PNG Post-Courier

PORT MORESBY, Papua New Guinea (Feb. 26, 2010) - Building is the new game in town, in the main centres of Papua New Guinea.

In many places, it had seemed as if the post-war houses and offices would always remain the same until they collapsed because of termite action.

But the last year or two has seen a huge upsurge in building construction, especially in the National Capital District but also in some of the other major towns and cities.

Lae, while crying heedlessly for a major fix on its roads, has seen major buildings rising in recent times and now Madang has prospered with the lavish head office for the Ramu nickel venture and other developments, alongside the continually improving Divine Word University campus.

Kokopo has been on a steady building splurge for several years and it continues with new buildings along William Rd and a modern new hotel almost ready to go next to the historic Ralum club and based partly on the Queen Emma steps.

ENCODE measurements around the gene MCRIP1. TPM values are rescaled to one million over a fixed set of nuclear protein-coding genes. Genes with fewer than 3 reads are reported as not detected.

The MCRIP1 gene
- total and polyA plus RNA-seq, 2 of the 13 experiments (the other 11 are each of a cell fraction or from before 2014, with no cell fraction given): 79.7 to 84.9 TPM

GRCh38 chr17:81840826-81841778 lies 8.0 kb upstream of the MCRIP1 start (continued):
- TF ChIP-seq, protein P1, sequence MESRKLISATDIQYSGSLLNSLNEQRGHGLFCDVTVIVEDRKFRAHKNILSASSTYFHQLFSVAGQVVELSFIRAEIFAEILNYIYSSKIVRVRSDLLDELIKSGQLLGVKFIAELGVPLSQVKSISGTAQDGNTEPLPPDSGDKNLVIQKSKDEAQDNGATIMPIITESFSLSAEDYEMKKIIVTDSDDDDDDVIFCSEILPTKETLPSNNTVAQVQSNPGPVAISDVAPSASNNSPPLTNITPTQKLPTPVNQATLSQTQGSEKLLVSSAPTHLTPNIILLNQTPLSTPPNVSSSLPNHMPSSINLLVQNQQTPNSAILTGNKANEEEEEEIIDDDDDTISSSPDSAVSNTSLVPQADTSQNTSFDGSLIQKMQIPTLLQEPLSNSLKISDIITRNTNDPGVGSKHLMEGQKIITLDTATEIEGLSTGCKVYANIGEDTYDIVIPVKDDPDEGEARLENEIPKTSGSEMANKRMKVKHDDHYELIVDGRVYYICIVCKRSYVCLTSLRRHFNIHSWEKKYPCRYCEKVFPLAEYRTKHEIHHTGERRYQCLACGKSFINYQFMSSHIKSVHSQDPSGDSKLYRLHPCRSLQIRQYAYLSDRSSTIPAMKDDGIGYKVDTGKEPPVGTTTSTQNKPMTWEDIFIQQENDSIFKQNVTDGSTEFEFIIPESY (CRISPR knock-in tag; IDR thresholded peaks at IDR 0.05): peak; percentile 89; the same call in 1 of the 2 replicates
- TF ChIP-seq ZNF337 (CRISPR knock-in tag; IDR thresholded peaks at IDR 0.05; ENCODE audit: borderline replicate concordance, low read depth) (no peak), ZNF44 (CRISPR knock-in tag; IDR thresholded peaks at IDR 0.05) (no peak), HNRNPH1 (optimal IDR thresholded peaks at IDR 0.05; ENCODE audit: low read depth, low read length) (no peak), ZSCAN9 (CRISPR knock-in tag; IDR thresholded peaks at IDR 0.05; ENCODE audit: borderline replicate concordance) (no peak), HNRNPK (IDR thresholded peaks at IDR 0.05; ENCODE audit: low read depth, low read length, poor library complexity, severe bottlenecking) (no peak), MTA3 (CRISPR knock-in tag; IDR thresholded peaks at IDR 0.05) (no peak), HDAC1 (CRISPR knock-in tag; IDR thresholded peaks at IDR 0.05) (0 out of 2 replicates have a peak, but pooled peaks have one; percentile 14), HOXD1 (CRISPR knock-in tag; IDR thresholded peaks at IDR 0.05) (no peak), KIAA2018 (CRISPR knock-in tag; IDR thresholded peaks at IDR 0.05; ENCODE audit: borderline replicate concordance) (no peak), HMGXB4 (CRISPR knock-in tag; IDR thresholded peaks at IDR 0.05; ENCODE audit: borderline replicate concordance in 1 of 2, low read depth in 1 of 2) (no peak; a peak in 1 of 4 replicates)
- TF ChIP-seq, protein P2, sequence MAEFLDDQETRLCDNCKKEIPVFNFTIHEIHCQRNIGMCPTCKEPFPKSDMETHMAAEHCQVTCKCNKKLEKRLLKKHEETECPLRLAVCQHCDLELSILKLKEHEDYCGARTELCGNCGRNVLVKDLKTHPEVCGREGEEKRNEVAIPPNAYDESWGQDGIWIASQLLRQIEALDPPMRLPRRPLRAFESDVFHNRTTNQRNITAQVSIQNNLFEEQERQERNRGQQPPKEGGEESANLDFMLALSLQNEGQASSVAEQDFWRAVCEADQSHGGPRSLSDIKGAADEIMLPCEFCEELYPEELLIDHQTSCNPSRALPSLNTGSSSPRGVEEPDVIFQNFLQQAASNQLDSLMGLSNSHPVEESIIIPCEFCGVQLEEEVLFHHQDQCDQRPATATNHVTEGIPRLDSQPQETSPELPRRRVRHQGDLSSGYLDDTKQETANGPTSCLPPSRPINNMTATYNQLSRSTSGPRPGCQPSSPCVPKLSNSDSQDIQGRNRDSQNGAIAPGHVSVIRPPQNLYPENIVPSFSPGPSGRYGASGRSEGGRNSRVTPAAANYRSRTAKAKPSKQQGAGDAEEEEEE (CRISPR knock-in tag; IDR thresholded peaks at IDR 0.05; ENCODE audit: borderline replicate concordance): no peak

But it is in the National Capital District (NCD) that the boom has really resounded. Construction companies have their hands full with jobs and already there is a scarcity of skilled, experienced trade workers.

All of the current building boom consists of companies and individuals based here who have "taken a punt’’ on preparing for the gas project and its spinoff activities.

It ranges from the very active superannuation fund, Nasfund, and the Steamships empire turning away from retail towards property development, to many other companies with an eye to quick capital gains. Downtown Port Moresby has builders on the old Papua Hotel and Burns Philp sites plus the new high rise being built by Nasfund rival, Nambawan Super.

At the new real estate boom town, Harbour City, the reclaimed area of waterfront will be the new elite business and residential address for the lucky few who can afford it.

Elsewhere in the city, there are big and medium sized developments going on at Waigani, Boroko, Four-Mile, Gordons industrial and even in the less attractive suburbs.

The everlasting and depressing side of real estate is the lack of a major, grand vision plan for low to medium cost accommodation in our major centres.

This is the major dilemma for any government with a conscience about its people: How to house all of those employed in the towns and still leave them enough, after the rent, to live a decent life!

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